Can a Mexican university student obtain a work permit in the U.S.?

In my column this week in La Opinión I answer readers' questions. Here I provide general answers to readers' questions. Each case is different, so you should consult an attorney for personalized legal advice.

I am Mexican and have been living in Los Angeles since last month. I am an actuary with a degree from the National Autonomous University of Mexico, and I have a 16 year old daughter who was born in the U.S. Can I get a work permit?

You may be eligible for a TN visa if you meet all the requirements. This nonimmigrant visa is available to persons of Mexican and Canadian origin who have a letter from a U.S. employer offering them a job in a professional position, such as an actuary. You will have to prove that you are a Mexican citizen, that you have a college degree as an actuary, and that you do not intend to stay permanently in the country.

The TN visa can be granted for a period of up to three years and can be renewed.

If you are approved for this visa, you may bring your spouse and unmarried minor children, if you have them.

If you entered the country legally, you may be able to apply for a change of status to a TN visa. You could also apply for permanent residency through your daughter. But that does not offer you an immediate solution, because you would have to wait five years, since she can only apply for you when she turns 21.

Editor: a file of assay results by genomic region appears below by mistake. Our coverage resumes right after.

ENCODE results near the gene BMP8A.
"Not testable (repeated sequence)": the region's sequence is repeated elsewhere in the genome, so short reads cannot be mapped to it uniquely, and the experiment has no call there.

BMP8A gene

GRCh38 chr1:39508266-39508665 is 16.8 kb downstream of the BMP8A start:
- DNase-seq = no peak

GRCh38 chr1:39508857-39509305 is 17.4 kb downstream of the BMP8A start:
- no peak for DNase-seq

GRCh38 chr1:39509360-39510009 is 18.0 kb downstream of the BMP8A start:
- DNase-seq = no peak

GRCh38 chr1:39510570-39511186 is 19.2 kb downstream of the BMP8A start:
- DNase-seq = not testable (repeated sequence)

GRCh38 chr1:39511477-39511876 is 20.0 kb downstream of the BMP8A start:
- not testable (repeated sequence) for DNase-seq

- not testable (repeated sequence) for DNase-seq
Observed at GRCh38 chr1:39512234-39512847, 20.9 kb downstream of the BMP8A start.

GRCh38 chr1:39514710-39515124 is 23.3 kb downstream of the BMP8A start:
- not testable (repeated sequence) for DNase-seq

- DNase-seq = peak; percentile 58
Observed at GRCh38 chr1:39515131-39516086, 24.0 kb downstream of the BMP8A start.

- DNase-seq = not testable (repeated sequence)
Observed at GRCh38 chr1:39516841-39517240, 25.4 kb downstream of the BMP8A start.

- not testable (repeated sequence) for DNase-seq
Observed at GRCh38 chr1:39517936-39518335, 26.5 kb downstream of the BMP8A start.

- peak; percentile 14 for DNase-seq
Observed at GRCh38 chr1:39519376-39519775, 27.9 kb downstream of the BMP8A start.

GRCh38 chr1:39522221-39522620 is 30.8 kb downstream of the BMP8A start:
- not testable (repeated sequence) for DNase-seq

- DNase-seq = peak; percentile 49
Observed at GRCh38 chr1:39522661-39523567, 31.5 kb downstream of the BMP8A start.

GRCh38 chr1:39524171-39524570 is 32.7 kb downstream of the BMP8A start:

If you wait to apply for permanent residence through your daughter you will have to meet several requirements, including proving the relationship, that she can support you and that you are admissible to the country.

Please consult with an immigration attorney before beginning any proceedings.

My U.S. citizen sister filed an I-130 petition for me in January 2001 and we were approved. I am from Guatemala and have always lived here, when will a visa be available for me?

The application your sister filed for you is under category 4 which benefits siblings of citizens. According to the February 2012 Visa Bulletin, the State Department is processing cases of Guatemalans in that category with priority dates up to September 8, 2000. These dates sometimes change. I recommend monitoring the Visa Bulletin to see how your case is going.